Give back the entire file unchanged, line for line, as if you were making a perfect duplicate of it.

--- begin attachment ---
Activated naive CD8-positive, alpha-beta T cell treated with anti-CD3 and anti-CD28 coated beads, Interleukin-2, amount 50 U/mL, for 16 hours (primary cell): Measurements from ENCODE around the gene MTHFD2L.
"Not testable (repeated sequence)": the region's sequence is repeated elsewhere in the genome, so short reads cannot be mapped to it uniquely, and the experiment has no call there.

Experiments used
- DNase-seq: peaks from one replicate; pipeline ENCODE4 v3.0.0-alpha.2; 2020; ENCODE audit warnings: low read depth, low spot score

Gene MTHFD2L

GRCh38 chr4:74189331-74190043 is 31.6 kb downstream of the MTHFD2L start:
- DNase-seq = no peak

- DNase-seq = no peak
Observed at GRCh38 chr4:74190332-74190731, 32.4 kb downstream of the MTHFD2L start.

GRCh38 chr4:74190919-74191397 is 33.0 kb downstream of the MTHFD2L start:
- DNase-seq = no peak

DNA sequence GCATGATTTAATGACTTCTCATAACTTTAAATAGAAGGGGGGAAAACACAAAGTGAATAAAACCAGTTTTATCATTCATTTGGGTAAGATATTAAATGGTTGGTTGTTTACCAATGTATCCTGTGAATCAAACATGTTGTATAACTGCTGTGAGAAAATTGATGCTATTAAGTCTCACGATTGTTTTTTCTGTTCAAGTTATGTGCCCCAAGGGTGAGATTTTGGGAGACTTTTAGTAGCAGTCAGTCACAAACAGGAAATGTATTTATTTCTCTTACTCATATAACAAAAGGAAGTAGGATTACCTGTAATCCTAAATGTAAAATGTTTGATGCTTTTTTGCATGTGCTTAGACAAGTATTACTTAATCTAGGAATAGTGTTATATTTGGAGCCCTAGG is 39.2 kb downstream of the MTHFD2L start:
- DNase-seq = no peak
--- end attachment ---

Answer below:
Activated naive CD8-positive, alpha-beta T cell treated with anti-CD3 and anti-CD28 coated beads, Interleukin-2, amount 50 U/mL, for 16 hours (primary cell): Measurements from ENCODE around the gene MTHFD2L.
"Not testable (repeated sequence)": the region's sequence is repeated elsewhere in the genome, so short reads cannot be mapped to it uniquely, and the experiment has no call there.

Experiments used
- DNase-seq: peaks from one replicate; pipeline ENCODE4 v3.0.0-alpha.2; 2020; ENCODE audit warnings: low read depth, low spot score

Gene MTHFD2L

GRCh38 chr4:74189331-74190043 is 31.6 kb downstream of the MTHFD2L start:
- DNase-seq = no peak

- DNase-seq = no peak
Observed at GRCh38 chr4:74190332-74190731, 32.4 kb downstream of the MTHFD2L start.

GRCh38 chr4:74190919-74191397 is 33.0 kb downstream of the MTHFD2L start:
- DNase-seq = no peak

DNA sequence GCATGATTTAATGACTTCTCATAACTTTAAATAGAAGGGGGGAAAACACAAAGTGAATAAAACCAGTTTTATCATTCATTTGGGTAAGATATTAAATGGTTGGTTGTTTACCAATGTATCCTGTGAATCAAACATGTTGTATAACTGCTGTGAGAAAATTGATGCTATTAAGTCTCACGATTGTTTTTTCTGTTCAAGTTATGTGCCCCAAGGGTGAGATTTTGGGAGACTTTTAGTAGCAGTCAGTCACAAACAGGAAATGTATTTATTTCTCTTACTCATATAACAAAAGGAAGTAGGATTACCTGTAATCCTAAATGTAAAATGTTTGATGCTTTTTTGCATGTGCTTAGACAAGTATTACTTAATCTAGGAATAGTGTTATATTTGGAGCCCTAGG is 39.2 kb downstream of the MTHFD2L start:
- DNase-seq = no peak